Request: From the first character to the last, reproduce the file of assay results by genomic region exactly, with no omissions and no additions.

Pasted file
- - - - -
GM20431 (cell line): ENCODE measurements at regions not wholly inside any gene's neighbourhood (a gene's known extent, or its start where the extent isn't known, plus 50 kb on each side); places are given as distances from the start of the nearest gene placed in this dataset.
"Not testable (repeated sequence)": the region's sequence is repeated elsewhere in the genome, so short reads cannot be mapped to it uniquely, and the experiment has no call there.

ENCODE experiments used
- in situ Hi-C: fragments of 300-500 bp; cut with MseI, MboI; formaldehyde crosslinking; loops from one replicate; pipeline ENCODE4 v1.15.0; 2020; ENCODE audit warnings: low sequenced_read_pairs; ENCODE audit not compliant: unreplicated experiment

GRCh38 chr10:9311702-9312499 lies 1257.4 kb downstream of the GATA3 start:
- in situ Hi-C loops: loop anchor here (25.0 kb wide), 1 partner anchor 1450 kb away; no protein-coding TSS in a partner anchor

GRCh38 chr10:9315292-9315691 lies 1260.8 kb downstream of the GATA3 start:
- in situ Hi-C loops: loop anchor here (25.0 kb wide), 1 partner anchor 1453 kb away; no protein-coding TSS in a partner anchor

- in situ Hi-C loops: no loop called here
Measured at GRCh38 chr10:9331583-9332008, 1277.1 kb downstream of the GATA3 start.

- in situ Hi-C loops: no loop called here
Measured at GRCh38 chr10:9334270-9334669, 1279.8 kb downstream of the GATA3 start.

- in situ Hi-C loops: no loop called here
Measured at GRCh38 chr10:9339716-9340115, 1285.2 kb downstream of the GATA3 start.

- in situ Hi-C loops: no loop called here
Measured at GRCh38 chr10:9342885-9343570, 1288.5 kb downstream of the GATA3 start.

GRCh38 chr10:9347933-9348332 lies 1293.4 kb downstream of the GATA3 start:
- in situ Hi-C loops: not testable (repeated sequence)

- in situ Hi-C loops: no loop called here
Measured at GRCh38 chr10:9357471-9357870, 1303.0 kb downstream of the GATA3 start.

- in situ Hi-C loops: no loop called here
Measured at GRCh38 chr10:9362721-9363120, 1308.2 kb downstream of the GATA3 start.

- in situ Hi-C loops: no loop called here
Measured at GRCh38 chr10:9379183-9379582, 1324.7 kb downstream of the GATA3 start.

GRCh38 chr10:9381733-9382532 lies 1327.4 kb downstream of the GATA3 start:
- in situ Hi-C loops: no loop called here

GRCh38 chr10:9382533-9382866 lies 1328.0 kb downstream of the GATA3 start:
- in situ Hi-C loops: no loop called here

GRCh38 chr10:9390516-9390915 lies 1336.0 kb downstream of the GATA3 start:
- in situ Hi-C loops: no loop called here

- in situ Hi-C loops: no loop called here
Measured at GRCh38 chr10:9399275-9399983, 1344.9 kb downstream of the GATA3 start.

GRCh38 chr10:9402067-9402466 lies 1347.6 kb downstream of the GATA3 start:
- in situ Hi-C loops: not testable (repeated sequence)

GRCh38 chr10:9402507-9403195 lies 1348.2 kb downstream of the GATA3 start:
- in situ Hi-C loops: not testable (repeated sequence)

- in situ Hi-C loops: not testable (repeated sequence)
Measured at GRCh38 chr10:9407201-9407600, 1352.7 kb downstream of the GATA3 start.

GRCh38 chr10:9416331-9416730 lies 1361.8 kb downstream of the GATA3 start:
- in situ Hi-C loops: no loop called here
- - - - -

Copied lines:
GM20431 (cell line): ENCODE measurements at regions not wholly inside any gene's neighbourhood (a gene's known extent, or its start where the extent isn't known, plus 50 kb on each side); places are given as distances from the start of the nearest gene placed in this dataset.
"Not testable (repeated sequence)": the region's sequence is repeated elsewhere in the genome, so short reads cannot be mapped to it uniquely, and the experiment has no call there.

ENCODE experiments used
- in situ Hi-C: fragments of 300-500 bp; cut with MseI, MboI; formaldehyde crosslinking; loops from one replicate; pipeline ENCODE4 v1.15.0; 2020; ENCODE audit warnings: low sequenced_read_pairs; ENCODE audit not compliant: unreplicated experiment

GRCh38 chr10:9311702-9312499 lies 1257.4 kb downstream of the GATA3 start:
- in situ Hi-C loops: loop anchor here (25.0 kb wide), 1 partner anchor 1450 kb away; no protein-coding TSS in a partner anchor

GRCh38 chr10:9315292-9315691 lies 1260.8 kb downstream of the GATA3 start:
- in situ Hi-C loops: loop anchor here (25.0 kb wide), 1 partner anchor 1453 kb away; no protein-coding TSS in a partner anchor

- in situ Hi-C loops: no loop called here
Measured at GRCh38 chr10:9331583-9332008, 1277.1 kb downstream of the GATA3 start.

- in situ Hi-C loops: no loop called here
Measured at GRCh38 chr10:9334270-9334669, 1279.8 kb downstream of the GATA3 start.

- in situ Hi-C loops: no loop called here
Measured at GRCh38 chr10:9339716-9340115, 1285.2 kb downstream of the GATA3 start.

- in situ Hi-C loops: no loop called here
Measured at GRCh38 chr10:9342885-9343570, 1288.5 kb downstream of the GATA3 start.

GRCh38 chr10:9347933-9348332 lies 1293.4 kb downstream of the GATA3 start:
- in situ Hi-C loops: not testable (repeated sequence)

- in situ Hi-C loops: no loop called here
Measured at GRCh38 chr10:9357471-9357870, 1303.0 kb downstream of the GATA3 start.

- in situ Hi-C loops: no loop called here
Measured at GRCh38 chr10:9362721-9363120, 1308.2 kb downstream of the GATA3 start.

- in situ Hi-C loops: no loop called here
Measured at GRCh38 chr10:9379183-9379582, 1324.7 kb downstream of the GATA3 start.

GRCh38 chr10:9381733-9382532 lies 1327.4 kb downstream of the GATA3 start:
- in situ Hi-C loops: no loop called here

GRCh38 chr10:9382533-9382866 lies 1328.0 kb downstream of the GATA3 start:
- in situ Hi-C loops: no loop called here

GRCh38 chr10:9390516-9390915 lies 1336.0 kb downstream of the GATA3 start:
- in situ Hi-C loops: no loop called here

- in situ Hi-C loops: no loop called here
Measured at GRCh38 chr10:9399275-9399983, 1344.9 kb downstream of the GATA3 start.

GRCh38 chr10:9402067-9402466 lies 1347.6 kb downstream of the GATA3 start:
- in situ Hi-C loops: not testable (repeated sequence)

GRCh38 chr10:9402507-9403195 lies 1348.2 kb downstream of the GATA3 start:
- in situ Hi-C loops: not testable (repeated sequence)

- in situ Hi-C loops: not testable (repeated sequence)
Measured at GRCh38 chr10:9407201-9407600, 1352.7 kb downstream of the GATA3 start.

GRCh38 chr10:9416331-9416730 lies 1361.8 kb downstream of the GATA3 start:
- in situ Hi-C loops: no loop called here